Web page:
Devil's Workshop

Title: The Devil’s Workshop (The Murder Squad #3)

Author: Alex Grecian

Narrator: John Curless

Published: May 20, 2014 by Penguin Audio

Genre: Mystery

Rating: 2 out of 5 stars

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London, 1890. Four vicious murderers have escaped from prison, part of a plan gone terribly wrong, and now it is up to Walter Day, Nevil Hammersmith, and the rest of Scotland Yard’s Murder Squad to hunt down the convicts before the men can resume their bloody spree. But they might already be too late. The killers have retribution in mind, and one of them is heading straight toward a member of the Murder Squad, and his family.

And that isn’t even the worst of it. During the escape, the killers have stumbled upon the location of another notorious murderer, one thought gone for good but now prepared to join forces with them.

Jack the Ripper is loose in London once more.

I’ve mentioned before that my ratings are entirely subjective. It’s my reaction to the book. I feel like a 2 is perhaps unfair to The Devil’s Workshop, but really I didn’t enjoy for several reasons. I’ve read the other two in the series and enjoyed them well enough, especially the first, but this one just didn’t work for me.

Day and Hammersmith are still good as partners. They’re determined, dogged, and upstanding. They’re determined to do the right thing, even when it’s not necessarily the easiest. And Hammersmith seems to be unkillable.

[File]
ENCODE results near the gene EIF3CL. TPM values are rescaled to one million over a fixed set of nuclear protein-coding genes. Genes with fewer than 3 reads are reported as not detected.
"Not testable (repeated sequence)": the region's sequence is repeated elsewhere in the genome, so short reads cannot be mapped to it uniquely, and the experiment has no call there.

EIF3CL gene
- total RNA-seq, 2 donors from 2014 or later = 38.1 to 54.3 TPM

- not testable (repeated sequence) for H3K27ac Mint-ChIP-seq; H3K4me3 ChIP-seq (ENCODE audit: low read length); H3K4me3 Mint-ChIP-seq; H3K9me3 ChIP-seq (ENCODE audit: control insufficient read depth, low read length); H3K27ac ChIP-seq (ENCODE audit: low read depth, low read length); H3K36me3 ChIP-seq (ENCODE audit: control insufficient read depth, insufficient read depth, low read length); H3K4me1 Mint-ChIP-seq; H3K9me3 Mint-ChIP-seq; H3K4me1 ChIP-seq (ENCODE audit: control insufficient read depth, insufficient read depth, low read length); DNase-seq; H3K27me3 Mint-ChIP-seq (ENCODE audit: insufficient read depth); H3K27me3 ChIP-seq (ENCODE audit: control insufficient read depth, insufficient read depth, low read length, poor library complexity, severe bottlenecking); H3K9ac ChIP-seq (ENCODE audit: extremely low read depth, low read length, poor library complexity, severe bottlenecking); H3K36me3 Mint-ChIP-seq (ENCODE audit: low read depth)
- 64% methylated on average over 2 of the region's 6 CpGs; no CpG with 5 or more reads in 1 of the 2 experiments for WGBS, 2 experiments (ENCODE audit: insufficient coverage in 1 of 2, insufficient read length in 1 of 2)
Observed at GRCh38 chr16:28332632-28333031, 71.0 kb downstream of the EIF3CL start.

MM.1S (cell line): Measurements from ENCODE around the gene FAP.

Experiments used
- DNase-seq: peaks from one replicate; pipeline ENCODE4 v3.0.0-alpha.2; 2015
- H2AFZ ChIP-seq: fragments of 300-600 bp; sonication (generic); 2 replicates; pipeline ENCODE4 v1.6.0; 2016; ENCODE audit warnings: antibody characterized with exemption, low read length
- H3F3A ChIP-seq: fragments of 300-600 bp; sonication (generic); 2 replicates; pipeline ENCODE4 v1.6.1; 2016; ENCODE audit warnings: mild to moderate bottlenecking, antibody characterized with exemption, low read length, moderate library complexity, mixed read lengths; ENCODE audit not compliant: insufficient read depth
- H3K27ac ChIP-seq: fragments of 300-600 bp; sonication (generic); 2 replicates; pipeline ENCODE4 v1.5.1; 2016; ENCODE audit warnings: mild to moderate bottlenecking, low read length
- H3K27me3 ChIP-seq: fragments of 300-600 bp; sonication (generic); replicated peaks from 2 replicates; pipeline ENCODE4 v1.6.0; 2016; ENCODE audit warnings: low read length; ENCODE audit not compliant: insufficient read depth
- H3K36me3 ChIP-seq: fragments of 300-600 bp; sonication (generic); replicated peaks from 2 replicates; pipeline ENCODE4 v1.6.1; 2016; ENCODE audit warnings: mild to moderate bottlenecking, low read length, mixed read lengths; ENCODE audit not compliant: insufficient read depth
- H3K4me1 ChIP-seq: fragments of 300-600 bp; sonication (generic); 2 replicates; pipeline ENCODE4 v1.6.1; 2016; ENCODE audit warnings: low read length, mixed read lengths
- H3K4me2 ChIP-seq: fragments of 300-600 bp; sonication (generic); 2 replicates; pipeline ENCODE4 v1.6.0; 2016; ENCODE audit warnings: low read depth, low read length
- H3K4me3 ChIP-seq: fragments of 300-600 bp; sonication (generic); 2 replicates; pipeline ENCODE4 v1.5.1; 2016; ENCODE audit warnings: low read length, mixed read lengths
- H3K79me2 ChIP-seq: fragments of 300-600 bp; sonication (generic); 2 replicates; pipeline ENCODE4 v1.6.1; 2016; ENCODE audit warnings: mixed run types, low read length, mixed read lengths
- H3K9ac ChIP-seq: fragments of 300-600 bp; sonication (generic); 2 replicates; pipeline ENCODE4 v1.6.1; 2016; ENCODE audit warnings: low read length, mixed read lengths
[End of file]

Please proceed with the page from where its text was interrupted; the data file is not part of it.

If I had read more reviews or spoilers I may have known to skip this one.

Things I didn’t like –

1. Jack the Ripper – really? Couldn’t we have a new bad guy, not one who’s been written and re-written a million times? It just annoyed me.

2. Day’s wife Claire has her babies in this one. Not only was she annoying, but I really don’t want to read about labor.

3. I didn’t quite buy into the whole vigilante group setting the prisoners free just to torture them more. The prisons then were not exactly nice places. On the other hand, people in any time period can be nuts.

This is a bit more gory than most mysteries I read, but that didn’t really bother me. I don’t know that it’s really a mystery, more a thriller. We know who the killers are already and the other bad guy is pretty obvious from the beginning.

I will say John Curless did an excellent job as reader. He kept the characters separate and there were several longer dialogues that he kept interesting and moving along. I felt like he read it as it was meant to be read, melodrama and all. I probably wouldn’t have finished it if it had been in print instead of audio.

But even though I didn’t like this one, it was more problems with plot rather than writing or character development, so I’ll probably give the next one a chance, maybe.